Scott Dixon, of New Zealand, walks to his car before the Indianapolis 500 auto race at Indianapolis Motor Speedway in Indianapolis, Sunday, May 29, 2022. (AP Photo/AJ Mast)
Scott Dixon, of New Zealand, walks to his car before the Indianapolis 500 auto race at Indianapolis Motor Speedway in Indianapolis, Sunday, May 29, 2022. (AP Photo/AJ Mast)
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DETROIT (AP) — The milk has barely been washed out of Indianapolis 500 winner Marcus Ericsson’s firesuit and the IndyCar season has gone wild.

The Swede is the new points leader, free agency has picked up at a dizzying pace and the reigning IndyCar champion said his name has wrongly been placed into the rumor mill.

And it's the last race on Belle Isle, to boot.

Ericsson returned to the temporary street course Friday looking to defend his first career IndyCar victory and take charge of the championship fight. Slow down, warned Pato O'Ward, who is also back at the Detroit Grand Prix looking to defend his first IndyCar win and take the championship lead from Ericsson.

Belle Isle was a doubleheader the last eight years and Ericsson won on Saturday last season, with O’Ward winning on Sunday. It is just a single Sunday race this weekend, the final time the event will be held on Belle Isle. The Detroit Grand Prix will be moved to a downtown street race next year.

So it is only fitting that the hangover from the Indy 500 held just last week and all the drama of the IndyCar Series — remember, there's still 11 more events on a schedule that concludes Sept. 11 — marks Belle Isle's finale.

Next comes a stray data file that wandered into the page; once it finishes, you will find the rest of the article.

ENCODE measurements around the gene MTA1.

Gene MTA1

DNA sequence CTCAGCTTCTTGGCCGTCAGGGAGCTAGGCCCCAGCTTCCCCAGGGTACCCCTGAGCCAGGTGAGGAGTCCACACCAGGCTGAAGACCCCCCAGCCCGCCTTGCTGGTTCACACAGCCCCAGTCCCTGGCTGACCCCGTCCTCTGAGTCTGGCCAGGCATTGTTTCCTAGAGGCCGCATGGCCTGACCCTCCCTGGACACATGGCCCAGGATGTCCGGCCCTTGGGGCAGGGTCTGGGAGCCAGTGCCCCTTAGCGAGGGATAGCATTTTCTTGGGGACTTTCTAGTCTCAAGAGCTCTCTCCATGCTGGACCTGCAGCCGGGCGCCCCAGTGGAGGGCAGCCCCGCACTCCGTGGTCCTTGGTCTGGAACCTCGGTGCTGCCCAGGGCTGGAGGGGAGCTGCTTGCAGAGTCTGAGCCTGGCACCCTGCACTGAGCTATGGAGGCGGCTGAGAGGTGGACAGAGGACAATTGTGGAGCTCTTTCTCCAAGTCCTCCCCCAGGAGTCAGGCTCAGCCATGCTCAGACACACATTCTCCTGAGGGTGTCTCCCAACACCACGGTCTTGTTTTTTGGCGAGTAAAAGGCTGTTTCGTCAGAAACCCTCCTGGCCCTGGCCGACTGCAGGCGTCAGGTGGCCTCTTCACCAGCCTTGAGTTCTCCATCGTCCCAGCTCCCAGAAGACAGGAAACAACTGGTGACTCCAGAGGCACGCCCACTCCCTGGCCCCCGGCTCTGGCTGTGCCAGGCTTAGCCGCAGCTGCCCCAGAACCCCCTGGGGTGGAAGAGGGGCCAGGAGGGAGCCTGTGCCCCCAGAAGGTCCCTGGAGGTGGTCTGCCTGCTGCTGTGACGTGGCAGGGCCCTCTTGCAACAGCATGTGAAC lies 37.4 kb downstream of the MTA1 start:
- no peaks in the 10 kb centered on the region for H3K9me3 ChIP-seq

NO REGRETS

The ink has only just dried on O'Ward's contract extension with Arrow McLaren SP and he's thinking big picture all the way. He lifted off the gas on the last lap at Indy as he challenged Ericsson for the win, and on Friday still thought it was the right decision.

O'Ward believes he couldn't complete the winning pass and would have crashed — an inexcusable result in a race worth double points. Ericsson shot from eighth to first in the standings with the victory, while O'Ward moved from seventh to second and sits 13 points back from he lead.

“I 100% made the right call,” O'Ward said Friday. “I just don't think trying to be a hero there was going to payoff in helping us win a championship. I think that was going to be a huge blow to the championship and just not worth it.”

Other drivers disagreed, with reigning IndyCar champion Alex Palou insisting he'd have gone for the Indy 500 victory no matter what.

O'Ward had the backing of his team, though, as Arrow McLaren makes huge steps toward becoming one of IndyCar's top organizations. The team this week announced it had signed 2016 Indy 500 winner Alexander Rossi for next year, O'Ward last week inked an extension and is the centerpiece of the organization, and McLaren has plans to build a state-of-the-art Indianapolis shop as it prepares to expand to three cars next year.